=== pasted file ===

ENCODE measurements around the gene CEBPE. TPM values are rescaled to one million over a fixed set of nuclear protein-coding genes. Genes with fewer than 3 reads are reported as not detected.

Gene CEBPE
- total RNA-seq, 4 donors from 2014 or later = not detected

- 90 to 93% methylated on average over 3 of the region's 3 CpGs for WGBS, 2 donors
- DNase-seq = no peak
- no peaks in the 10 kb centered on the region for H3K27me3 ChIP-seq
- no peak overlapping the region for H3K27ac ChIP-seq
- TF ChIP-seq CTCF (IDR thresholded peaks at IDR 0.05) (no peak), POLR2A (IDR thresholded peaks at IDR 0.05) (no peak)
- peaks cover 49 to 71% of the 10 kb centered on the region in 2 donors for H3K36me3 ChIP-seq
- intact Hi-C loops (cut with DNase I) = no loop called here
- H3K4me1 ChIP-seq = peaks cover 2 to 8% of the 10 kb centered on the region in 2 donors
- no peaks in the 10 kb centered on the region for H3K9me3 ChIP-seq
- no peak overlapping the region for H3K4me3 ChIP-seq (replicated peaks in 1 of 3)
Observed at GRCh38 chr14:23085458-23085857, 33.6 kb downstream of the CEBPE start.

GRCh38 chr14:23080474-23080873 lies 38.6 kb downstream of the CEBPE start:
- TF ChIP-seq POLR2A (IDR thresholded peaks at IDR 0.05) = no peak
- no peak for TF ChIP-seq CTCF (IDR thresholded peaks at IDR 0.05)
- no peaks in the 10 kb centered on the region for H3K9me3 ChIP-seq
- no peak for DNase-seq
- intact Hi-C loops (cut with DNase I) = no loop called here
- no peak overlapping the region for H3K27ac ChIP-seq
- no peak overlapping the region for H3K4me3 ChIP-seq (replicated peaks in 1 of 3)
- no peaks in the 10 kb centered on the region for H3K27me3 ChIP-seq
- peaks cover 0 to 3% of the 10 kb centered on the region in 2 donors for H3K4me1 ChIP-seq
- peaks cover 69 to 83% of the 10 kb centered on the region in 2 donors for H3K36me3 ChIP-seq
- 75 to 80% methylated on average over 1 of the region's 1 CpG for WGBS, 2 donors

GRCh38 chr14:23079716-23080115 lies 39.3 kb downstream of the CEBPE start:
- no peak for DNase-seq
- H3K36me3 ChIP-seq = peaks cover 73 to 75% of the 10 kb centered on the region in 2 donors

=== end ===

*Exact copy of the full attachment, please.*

ENCODE measurements around the gene CEBPE. TPM values are rescaled to one million over a fixed set of nuclear protein-coding genes. Genes with fewer than 3 reads are reported as not detected.

Gene CEBPE
- total RNA-seq, 4 donors from 2014 or later = not detected

- 90 to 93% methylated on average over 3 of the region's 3 CpGs for WGBS, 2 donors
- DNase-seq = no peak
- no peaks in the 10 kb centered on the region for H3K27me3 ChIP-seq
- no peak overlapping the region for H3K27ac ChIP-seq
- TF ChIP-seq CTCF (IDR thresholded peaks at IDR 0.05) (no peak), POLR2A (IDR thresholded peaks at IDR 0.05) (no peak)
- peaks cover 49 to 71% of the 10 kb centered on the region in 2 donors for H3K36me3 ChIP-seq
- intact Hi-C loops (cut with DNase I) = no loop called here
- H3K4me1 ChIP-seq = peaks cover 2 to 8% of the 10 kb centered on the region in 2 donors
- no peaks in the 10 kb centered on the region for H3K9me3 ChIP-seq
- no peak overlapping the region for H3K4me3 ChIP-seq (replicated peaks in 1 of 3)
Observed at GRCh38 chr14:23085458-23085857, 33.6 kb downstream of the CEBPE start.

GRCh38 chr14:23080474-23080873 lies 38.6 kb downstream of the CEBPE start:
- TF ChIP-seq POLR2A (IDR thresholded peaks at IDR 0.05) = no peak
- no peak for TF ChIP-seq CTCF (IDR thresholded peaks at IDR 0.05)
- no peaks in the 10 kb centered on the region for H3K9me3 ChIP-seq
- no peak for DNase-seq
- intact Hi-C loops (cut with DNase I) = no loop called here
- no peak overlapping the region for H3K27ac ChIP-seq
- no peak overlapping the region for H3K4me3 ChIP-seq (replicated peaks in 1 of 3)
- no peaks in the 10 kb centered on the region for H3K27me3 ChIP-seq
- peaks cover 0 to 3% of the 10 kb centered on the region in 2 donors for H3K4me1 ChIP-seq
- peaks cover 69 to 83% of the 10 kb centered on the region in 2 donors for H3K36me3 ChIP-seq
- 75 to 80% methylated on average over 1 of the region's 1 CpG for WGBS, 2 donors

GRCh38 chr14:23079716-23080115 lies 39.3 kb downstream of the CEBPE start:
- no peak for DNase-seq
- H3K36me3 ChIP-seq = peaks cover 73 to 75% of the 10 kb centered on the region in 2 donors